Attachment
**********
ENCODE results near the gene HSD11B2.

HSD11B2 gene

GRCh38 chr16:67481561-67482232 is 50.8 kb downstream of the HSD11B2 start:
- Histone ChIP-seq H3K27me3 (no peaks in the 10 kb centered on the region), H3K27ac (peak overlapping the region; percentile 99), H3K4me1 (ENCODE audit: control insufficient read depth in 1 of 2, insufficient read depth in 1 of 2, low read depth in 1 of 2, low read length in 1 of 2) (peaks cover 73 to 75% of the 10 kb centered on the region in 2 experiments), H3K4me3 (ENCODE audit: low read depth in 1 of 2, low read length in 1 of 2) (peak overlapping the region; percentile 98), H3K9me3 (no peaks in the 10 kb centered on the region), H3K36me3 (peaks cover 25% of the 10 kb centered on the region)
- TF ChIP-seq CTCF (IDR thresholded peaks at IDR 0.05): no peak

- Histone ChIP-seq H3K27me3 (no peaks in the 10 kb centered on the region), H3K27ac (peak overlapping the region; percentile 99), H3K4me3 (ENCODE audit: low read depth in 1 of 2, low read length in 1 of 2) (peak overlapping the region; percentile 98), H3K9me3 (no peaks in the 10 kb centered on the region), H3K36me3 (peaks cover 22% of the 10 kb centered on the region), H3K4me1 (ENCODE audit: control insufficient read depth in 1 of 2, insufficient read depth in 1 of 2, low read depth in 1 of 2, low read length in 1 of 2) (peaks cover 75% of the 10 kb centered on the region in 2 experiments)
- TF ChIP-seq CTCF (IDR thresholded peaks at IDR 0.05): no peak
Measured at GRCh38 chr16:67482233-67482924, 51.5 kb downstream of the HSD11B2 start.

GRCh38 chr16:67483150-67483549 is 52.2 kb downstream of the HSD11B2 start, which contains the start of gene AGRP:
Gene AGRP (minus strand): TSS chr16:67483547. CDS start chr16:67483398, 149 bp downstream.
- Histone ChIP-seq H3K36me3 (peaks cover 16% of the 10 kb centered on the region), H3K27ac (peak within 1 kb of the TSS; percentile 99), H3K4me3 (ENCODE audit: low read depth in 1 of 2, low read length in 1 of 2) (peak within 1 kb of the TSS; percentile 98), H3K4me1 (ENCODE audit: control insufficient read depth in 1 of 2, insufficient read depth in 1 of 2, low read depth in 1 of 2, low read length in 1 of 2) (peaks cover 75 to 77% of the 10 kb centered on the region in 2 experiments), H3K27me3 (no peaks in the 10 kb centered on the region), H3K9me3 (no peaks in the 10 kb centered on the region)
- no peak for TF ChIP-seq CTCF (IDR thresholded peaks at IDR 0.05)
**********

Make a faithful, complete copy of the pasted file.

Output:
ENCODE results near the gene HSD11B2.

HSD11B2 gene

GRCh38 chr16:67481561-67482232 is 50.8 kb downstream of the HSD11B2 start:
- Histone ChIP-seq H3K27me3 (no peaks in the 10 kb centered on the region), H3K27ac (peak overlapping the region; percentile 99), H3K4me1 (ENCODE audit: control insufficient read depth in 1 of 2, insufficient read depth in 1 of 2, low read depth in 1 of 2, low read length in 1 of 2) (peaks cover 73 to 75% of the 10 kb centered on the region in 2 experiments), H3K4me3 (ENCODE audit: low read depth in 1 of 2, low read length in 1 of 2) (peak overlapping the region; percentile 98), H3K9me3 (no peaks in the 10 kb centered on the region), H3K36me3 (peaks cover 25% of the 10 kb centered on the region)
- TF ChIP-seq CTCF (IDR thresholded peaks at IDR 0.05): no peak

- Histone ChIP-seq H3K27me3 (no peaks in the 10 kb centered on the region), H3K27ac (peak overlapping the region; percentile 99), H3K4me3 (ENCODE audit: low read depth in 1 of 2, low read length in 1 of 2) (peak overlapping the region; percentile 98), H3K9me3 (no peaks in the 10 kb centered on the region), H3K36me3 (peaks cover 22% of the 10 kb centered on the region), H3K4me1 (ENCODE audit: control insufficient read depth in 1 of 2, insufficient read depth in 1 of 2, low read depth in 1 of 2, low read length in 1 of 2) (peaks cover 75% of the 10 kb centered on the region in 2 experiments)
- TF ChIP-seq CTCF (IDR thresholded peaks at IDR 0.05): no peak
Measured at GRCh38 chr16:67482233-67482924, 51.5 kb downstream of the HSD11B2 start.

GRCh38 chr16:67483150-67483549 is 52.2 kb downstream of the HSD11B2 start, which contains the start of gene AGRP:
Gene AGRP (minus strand): TSS chr16:67483547. CDS start chr16:67483398, 149 bp downstream.
- Histone ChIP-seq H3K36me3 (peaks cover 16% of the 10 kb centered on the region), H3K27ac (peak within 1 kb of the TSS; percentile 99), H3K4me3 (ENCODE audit: low read depth in 1 of 2, low read length in 1 of 2) (peak within 1 kb of the TSS; percentile 98), H3K4me1 (ENCODE audit: control insufficient read depth in 1 of 2, insufficient read depth in 1 of 2, low read depth in 1 of 2, low read length in 1 of 2) (peaks cover 75 to 77% of the 10 kb centered on the region in 2 experiments), H3K27me3 (no peaks in the 10 kb centered on the region), H3K9me3 (no peaks in the 10 kb centered on the region)
- no peak for TF ChIP-seq CTCF (IDR thresholded peaks at IDR 0.05)